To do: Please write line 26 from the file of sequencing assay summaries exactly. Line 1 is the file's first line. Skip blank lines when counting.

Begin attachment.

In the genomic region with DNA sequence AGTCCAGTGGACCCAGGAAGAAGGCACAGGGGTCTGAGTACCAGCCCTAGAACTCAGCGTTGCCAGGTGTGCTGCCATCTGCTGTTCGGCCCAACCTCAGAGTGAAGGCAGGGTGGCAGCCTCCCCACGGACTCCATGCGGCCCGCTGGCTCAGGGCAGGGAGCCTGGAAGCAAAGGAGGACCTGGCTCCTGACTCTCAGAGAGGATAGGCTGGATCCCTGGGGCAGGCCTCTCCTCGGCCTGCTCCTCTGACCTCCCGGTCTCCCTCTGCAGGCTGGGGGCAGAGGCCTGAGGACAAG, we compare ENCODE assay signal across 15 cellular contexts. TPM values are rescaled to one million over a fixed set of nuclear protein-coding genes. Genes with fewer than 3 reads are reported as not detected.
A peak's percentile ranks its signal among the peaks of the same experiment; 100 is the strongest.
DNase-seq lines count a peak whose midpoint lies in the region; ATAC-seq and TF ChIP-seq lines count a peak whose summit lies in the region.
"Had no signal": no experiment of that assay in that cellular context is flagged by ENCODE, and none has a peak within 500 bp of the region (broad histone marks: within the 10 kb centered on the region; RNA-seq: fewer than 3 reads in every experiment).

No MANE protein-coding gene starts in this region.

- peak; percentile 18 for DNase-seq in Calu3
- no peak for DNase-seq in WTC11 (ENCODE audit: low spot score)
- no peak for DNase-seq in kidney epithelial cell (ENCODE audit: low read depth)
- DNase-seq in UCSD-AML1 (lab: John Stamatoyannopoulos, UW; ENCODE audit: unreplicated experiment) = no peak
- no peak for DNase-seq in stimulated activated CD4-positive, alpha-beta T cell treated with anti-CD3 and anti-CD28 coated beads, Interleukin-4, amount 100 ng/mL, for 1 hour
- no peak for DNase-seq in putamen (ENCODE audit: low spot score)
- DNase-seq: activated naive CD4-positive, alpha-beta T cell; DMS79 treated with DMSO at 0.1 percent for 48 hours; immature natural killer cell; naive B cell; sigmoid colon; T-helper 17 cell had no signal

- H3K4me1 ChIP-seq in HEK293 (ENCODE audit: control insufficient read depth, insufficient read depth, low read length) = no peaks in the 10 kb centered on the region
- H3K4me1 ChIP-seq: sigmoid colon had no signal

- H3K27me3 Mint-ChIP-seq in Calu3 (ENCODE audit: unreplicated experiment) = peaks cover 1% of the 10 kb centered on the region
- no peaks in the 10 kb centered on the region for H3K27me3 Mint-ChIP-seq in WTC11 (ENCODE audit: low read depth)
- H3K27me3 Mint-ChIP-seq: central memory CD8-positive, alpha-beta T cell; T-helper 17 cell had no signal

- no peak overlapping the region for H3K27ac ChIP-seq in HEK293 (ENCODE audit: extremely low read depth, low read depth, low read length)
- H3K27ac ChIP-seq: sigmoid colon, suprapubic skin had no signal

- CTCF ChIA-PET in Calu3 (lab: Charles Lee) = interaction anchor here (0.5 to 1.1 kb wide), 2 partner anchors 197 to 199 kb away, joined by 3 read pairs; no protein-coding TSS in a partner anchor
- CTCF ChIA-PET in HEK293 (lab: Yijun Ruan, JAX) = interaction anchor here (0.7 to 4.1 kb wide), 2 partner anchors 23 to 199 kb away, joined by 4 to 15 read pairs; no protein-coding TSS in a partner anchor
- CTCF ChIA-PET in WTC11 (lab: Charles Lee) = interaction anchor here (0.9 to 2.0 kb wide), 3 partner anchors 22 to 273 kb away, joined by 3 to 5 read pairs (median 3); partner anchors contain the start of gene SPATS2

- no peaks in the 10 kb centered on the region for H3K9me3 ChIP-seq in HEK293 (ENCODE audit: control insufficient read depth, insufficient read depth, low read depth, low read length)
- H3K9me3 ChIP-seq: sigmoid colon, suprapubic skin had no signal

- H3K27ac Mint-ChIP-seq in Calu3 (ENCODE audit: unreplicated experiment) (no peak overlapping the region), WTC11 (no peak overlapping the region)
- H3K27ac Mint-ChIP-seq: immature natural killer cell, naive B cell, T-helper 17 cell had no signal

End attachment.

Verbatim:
- H3K27ac Mint-ChIP-seq: immature natural killer cell, naive B cell, T-helper 17 cell had no signal